Here is a list of all the salt, herbs and spices that are used for all the recipes on this website. Plus, a couple of suggestions for other uses, storage and tools.


We have regular sea salt for cooking and we also have black salt also known as Kala Namak for garnishing food that we want to have an “egg” taste. Black salt is not as salty as regular salt and it’s primarily used for flavor. Due to its high sulfur content it makes food smell and taste like eggs. It should be added as garnish at the end of the cooking process in very small quantities. You usually just need a pinch. Once you buy it, it’s likely to last you for years.

  1. Sea Salt
  2. Black Salt (Kala Namak)



  1. Garlic Powder
  2. Onion Powder
  3. Mustard Powder
  4. Turmeric Powder
  5. Ginger Powder
  6. Ground Coriander
  7. Ground Cumin
  8. Ground Black Cumin
  9. Sweet Paprika
  10. Smoked Paprika
  11. Hot Cayenne Pepper
  12. Whole Black Pepper
  13. Cinnamon Powder
  14. Ground Clove
  15. Ground Cardamom
  16. Whole Nutmeg

Garlic & Onion Powders. It takes time to peel, cut and then cook garlic and onions. Sometimes, you don’t have that extra 10 minutes and you want to make something quick without compromising on taste. Garlic and onion powders work great for most recipes as a substitute. They add that extra flavor without the hustle. They are especially handy for making sauces. The rule of thumb is: will you be peeling and cutting other vegetables for your recipe? If the answer is no, use the powders so you have one messy step less in the cooking process.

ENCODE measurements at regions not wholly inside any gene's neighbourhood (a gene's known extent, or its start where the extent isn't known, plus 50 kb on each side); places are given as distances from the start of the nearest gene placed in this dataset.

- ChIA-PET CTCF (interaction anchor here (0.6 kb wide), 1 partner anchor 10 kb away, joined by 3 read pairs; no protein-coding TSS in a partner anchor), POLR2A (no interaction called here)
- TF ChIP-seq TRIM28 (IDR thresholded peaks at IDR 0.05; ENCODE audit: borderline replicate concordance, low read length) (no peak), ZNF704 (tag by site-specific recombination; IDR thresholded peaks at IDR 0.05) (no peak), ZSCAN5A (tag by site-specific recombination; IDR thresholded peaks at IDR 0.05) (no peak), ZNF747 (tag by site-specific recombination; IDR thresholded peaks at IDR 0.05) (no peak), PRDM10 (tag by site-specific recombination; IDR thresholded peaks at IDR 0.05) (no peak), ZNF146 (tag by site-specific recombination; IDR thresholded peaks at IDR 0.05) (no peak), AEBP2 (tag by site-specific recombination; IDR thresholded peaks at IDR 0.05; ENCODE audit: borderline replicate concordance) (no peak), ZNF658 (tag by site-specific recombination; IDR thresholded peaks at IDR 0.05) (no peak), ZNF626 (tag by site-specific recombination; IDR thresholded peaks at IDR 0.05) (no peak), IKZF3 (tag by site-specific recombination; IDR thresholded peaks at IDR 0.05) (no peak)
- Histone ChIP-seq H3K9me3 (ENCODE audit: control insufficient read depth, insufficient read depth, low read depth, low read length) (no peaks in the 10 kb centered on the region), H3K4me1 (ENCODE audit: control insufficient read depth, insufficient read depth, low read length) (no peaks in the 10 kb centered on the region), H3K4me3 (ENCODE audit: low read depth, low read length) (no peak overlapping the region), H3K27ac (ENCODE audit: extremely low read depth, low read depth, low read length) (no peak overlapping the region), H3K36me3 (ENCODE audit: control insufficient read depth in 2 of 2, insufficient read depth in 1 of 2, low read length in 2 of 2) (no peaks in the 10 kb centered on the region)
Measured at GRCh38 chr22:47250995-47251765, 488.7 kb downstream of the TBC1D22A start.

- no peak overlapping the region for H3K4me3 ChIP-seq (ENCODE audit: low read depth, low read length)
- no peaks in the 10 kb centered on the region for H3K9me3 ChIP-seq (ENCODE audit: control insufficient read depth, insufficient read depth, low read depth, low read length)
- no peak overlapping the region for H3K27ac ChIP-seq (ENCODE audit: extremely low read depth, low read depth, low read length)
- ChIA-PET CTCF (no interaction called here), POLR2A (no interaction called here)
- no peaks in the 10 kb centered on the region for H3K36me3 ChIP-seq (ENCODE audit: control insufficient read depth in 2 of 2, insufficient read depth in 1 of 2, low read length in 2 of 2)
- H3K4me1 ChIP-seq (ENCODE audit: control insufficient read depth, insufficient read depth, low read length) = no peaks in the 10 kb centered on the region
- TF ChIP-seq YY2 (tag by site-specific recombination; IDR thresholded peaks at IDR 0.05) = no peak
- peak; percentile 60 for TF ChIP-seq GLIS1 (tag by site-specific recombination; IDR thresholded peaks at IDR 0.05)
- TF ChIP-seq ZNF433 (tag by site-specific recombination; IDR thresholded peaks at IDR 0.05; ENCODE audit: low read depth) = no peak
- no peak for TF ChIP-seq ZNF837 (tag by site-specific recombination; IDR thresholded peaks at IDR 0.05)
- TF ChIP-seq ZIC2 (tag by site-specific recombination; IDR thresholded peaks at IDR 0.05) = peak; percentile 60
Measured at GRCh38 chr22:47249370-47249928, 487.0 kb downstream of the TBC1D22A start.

Mustard Powder. Apart from adding kick and color to your dishes, mustard seed activates the enzymes in cruciferous vegetables that increases production of sulforaphane, a chemical that fights free radicals and reduces inflammation in the body. Whenever possible, add it to broccoli, cauliflower and cabbage.

Turmeric Powder. In cooking it primarily adds color to your dishes but it’s also famous for its medicinal properties. It contains curcumin, a very powerful anti-inflammatory antioxidant compound. It also has anti-aging and anti-cancer properties, may help fight depression and control blood sugar levels. For better absorption, pair it with ground black pepper. 

Ginger Powder. For cooking, it’s good to have both: powdered and fresh ginger for different dishes. Fresh ginger, even when ground still has fibers, so it’s not ideal for baking and it has a very strong taste. Powdered version is easy and quick to use for most recipes. 

Ground Coriander. Coriander seeds are at their best when they are freshly ground. It is not very practical if you use coriander on a daily basis. A good compromise is to buy coriander seeds and grind them yourself (like we do). You can use a coffee grinder for this.

Ground Cumin Seeds. Just like with coriander, you want freshly ground cumin seeds. Again, it’s not very practical so, if possible, grind them yourself in bulk after you buy them. Cumin is often paired with coriander in cooking so they go together. 

Ground Black Cumin Seeds. Although also called “cumin”, it’s a very different seed. When the recipe calls for cumin, we recommend adding just a pinch of black cumin to the recipe as well. Black cumin seed is famous for its healing properties. It boosts the immune system and helps you recover from infections. It is very potent and strong. We don’t specify this spice in our recipes since it’s somewhat of a specialty item but we highly recommend you add it to your spice rack and add it to your food every now and then. Buy whole seeds and grind them yourself.